Russian airstrikes and selective outrage over Syria
Far too many people who have condemned U.S.-led airstrikes are perfectly happy to cheer on Moscow
Many people who are against the U.S.-led airstrikes in Syria have also condemned those carried out by Russia since last week. Putting aside arguments for or against foreign intervention, this indicates a stance that is based on a specific principle and applied universally.
For example, the Stop the War Coalition said in a statement last week that just as it “has criticized U.S. bombing, and the possibility of British intervention, in Syria, so too we cannot support Russian military action. It remains our view, supported by long history and experience, that external interference has no part to play in resolving the problems in Syria or elsewhere in the Middle East.”
However, reaction on social media since the start of Russia's bombing campaign shows that far too many people who have condemned U.S.-led airstrikes are perfectly happy to cheer on Moscow. In the process, they are contradicting many of the reasons they cited for opposing the U.S.-led coalition. It seems, then, that the issue these people have is not that Syria and its people are being bombed, but who is doing the bombing.
One of the objections raised over the U.S.-led campaign was that there would be civilian casualties. Sure enough, from the start civilians have been killed and injured, and civilian infrastructure destroyed and damaged.
However, the same is true of Russia’s air campaign. Since it began just a few days ago, dozens of civilians, including children, have reportedly been killed, and many more injured. In addition, civilian targets so far have included homes, a field hospital and a mosque. Activists on the ground say most of the targets hit have been civilian.
The response from the Syrian regime’s apologists is to claim that these are all lies, that the sources are suspect, that photographic or video evidence is fake, and that media is bias - basically a big conspiracy.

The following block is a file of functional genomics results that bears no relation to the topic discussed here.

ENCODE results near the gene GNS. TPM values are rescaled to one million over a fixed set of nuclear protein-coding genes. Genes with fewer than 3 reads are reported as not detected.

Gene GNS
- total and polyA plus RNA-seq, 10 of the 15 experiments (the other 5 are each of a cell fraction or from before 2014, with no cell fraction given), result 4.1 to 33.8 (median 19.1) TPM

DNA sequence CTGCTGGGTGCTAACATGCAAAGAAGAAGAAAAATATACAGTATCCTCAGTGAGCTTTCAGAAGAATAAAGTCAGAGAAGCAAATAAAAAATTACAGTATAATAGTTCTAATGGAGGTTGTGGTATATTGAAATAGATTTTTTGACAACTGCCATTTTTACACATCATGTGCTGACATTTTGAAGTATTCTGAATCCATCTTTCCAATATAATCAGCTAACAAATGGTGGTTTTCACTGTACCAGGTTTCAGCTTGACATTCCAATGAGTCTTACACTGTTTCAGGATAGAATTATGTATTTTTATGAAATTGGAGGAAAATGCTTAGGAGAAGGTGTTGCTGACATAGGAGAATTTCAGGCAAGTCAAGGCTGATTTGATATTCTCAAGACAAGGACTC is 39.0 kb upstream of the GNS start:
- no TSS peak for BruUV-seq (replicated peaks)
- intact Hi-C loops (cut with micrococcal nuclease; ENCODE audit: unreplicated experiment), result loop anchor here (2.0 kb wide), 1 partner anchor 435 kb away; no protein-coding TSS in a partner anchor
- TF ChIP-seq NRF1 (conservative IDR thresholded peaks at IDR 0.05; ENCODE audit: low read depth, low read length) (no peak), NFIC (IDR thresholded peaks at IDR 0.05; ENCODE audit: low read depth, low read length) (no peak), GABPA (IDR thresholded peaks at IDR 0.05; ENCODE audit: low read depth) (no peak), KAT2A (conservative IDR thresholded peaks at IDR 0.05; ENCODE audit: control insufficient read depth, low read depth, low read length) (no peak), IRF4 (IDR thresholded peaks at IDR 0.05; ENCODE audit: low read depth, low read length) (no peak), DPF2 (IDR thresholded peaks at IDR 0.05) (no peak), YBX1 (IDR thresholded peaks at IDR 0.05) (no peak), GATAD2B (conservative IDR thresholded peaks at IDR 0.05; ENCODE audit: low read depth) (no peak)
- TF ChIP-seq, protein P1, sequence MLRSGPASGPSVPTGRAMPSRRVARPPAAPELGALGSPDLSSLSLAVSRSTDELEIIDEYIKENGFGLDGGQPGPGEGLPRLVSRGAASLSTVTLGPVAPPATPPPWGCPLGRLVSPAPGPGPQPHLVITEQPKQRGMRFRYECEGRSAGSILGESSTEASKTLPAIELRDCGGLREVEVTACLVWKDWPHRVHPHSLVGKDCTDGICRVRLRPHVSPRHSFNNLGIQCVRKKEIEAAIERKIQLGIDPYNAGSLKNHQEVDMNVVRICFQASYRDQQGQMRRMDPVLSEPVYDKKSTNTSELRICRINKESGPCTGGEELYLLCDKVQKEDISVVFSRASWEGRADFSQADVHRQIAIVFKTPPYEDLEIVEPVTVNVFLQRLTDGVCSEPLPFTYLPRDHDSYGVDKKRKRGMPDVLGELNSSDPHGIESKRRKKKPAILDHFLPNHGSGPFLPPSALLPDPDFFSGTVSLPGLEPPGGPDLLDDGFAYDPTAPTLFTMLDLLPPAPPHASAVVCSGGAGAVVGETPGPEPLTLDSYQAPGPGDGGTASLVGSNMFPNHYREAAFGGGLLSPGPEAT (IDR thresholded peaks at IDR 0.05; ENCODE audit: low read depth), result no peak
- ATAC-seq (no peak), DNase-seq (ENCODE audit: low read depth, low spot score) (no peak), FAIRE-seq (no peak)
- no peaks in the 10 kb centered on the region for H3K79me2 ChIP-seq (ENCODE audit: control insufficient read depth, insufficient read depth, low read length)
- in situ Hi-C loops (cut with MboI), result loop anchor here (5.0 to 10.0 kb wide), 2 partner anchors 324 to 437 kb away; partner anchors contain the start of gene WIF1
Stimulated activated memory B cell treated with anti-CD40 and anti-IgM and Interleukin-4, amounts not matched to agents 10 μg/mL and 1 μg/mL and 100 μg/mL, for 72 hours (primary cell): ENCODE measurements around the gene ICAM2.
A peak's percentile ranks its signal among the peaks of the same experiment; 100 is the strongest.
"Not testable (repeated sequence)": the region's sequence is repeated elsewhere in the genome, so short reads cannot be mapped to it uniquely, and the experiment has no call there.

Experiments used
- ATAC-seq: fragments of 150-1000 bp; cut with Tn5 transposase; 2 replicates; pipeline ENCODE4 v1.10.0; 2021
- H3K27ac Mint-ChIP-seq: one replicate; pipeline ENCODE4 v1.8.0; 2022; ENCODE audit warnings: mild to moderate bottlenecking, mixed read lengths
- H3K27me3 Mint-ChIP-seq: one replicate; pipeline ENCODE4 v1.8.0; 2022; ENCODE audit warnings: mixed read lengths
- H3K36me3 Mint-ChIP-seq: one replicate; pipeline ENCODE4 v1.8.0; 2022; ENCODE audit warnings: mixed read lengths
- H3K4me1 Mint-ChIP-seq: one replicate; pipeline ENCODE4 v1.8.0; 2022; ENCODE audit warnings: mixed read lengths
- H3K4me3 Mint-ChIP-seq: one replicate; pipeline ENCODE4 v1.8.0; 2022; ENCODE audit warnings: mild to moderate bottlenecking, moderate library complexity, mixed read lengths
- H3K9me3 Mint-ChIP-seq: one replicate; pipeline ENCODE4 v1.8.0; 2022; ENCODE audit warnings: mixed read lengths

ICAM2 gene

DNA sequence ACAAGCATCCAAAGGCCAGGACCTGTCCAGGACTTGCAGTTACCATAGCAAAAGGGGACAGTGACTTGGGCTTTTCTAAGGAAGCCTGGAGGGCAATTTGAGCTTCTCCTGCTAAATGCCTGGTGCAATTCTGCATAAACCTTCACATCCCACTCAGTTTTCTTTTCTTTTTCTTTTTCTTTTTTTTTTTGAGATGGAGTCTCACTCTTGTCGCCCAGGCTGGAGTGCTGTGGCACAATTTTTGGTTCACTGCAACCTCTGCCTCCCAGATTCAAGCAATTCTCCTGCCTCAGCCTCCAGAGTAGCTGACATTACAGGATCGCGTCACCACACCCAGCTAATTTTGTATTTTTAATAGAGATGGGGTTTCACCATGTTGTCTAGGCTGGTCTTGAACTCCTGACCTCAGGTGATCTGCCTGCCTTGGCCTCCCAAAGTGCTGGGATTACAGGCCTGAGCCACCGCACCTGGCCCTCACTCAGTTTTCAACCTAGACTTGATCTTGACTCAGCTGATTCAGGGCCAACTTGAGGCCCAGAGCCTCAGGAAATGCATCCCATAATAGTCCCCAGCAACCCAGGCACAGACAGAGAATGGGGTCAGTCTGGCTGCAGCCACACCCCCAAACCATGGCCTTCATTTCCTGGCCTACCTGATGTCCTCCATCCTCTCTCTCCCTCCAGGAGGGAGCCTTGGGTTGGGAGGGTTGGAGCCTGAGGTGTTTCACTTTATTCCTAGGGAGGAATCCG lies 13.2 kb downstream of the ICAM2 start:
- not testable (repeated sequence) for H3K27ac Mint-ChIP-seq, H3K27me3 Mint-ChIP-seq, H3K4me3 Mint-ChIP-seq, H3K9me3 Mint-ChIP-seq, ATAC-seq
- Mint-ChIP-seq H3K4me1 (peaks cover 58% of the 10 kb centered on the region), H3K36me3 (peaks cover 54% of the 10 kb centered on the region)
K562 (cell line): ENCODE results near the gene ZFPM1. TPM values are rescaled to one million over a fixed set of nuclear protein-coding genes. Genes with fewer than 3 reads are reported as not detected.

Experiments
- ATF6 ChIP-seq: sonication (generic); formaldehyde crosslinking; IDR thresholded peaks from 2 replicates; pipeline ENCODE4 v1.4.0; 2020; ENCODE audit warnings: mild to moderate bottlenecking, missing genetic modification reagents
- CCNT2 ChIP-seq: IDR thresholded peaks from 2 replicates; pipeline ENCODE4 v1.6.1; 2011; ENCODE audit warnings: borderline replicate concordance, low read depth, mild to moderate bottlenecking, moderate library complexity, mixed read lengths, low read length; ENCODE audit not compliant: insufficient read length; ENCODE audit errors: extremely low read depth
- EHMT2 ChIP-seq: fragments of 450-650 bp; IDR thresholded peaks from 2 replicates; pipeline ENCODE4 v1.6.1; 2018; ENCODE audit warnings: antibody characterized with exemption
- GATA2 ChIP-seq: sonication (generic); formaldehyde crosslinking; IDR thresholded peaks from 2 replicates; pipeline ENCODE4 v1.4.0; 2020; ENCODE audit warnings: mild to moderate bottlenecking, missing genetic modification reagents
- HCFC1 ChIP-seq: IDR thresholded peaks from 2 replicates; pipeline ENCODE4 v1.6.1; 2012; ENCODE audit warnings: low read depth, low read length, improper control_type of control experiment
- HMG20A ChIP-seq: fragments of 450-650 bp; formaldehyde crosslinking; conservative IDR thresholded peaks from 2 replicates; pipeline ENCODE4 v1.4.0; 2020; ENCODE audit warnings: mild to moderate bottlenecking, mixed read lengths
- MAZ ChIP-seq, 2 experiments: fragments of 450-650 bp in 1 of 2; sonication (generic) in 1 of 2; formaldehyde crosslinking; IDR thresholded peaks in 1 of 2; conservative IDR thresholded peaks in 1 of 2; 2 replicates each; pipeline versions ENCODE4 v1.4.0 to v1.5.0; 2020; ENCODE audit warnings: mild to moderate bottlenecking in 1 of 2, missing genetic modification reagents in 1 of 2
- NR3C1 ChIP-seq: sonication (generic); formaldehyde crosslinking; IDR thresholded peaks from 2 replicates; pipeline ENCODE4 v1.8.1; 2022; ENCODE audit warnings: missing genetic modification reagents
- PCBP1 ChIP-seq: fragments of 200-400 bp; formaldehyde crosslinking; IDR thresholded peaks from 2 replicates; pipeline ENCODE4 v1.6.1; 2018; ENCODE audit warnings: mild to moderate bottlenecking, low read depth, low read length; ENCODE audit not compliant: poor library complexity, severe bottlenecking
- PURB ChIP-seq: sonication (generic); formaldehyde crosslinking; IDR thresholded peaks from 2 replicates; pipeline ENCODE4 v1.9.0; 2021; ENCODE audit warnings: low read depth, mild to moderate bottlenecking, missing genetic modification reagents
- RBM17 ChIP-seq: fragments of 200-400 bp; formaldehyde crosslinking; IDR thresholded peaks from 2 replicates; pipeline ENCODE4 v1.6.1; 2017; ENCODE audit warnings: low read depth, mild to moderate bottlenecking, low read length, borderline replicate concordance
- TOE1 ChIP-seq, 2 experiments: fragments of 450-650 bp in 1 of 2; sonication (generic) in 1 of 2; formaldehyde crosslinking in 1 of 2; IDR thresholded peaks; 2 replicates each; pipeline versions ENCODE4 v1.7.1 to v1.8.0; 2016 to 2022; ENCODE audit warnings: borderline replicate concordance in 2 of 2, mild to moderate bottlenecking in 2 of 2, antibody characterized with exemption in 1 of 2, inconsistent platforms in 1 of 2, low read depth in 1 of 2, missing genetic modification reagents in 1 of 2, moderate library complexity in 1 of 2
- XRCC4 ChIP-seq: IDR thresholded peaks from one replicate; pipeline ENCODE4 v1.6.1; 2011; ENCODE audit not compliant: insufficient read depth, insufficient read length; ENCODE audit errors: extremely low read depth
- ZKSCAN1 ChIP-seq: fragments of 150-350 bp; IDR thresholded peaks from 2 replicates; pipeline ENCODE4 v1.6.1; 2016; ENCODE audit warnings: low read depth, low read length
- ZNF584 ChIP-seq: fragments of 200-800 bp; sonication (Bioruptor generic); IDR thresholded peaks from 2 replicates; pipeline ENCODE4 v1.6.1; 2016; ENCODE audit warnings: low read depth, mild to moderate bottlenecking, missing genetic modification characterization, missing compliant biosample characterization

People who will readily (and often rightly) accuse the Americans of disregard for civilian life are now suspending belief when it comes to the Russians, as if they could not possibly behave in such a way.
The Chechens would beg to differ. So too would the Afghans, who - like the Syrians now - have the dubious distinction of having American and Russian bombs dropped on them.
The willing suspension of belief extends beyond civilian casualties to the very fundamentals of military and propaganda warfare. It is as if deception during conflict is a uniquely Western phenomenon.
Far too many people who have condemned U.S.-led airstrikes are perfectly happy to cheer on Moscow. In the process, they are contradicting many of the reasons they cited for opposing the U.S.-led coalitionSharif Nashashibi
For example, when I posted a BBC article on Facebook about Russian airstrikes killing civilians and hitting Syrian rebels opposed to the Islamic State of Iraq and Syria (ISIS), people responded that U.S. officials - who were among the sources, which included Syrians on the ground - could not be trusted.
However, this was not simply a healthy skepticism of officialdom, whose job it is to deceive during conflict. The problem seems to be not that they were officials, but that they were American, because the doubters are all too willing to trust the denials and claims of Russian officials. They would not possibly be dishonest, particularly while their employer wages war!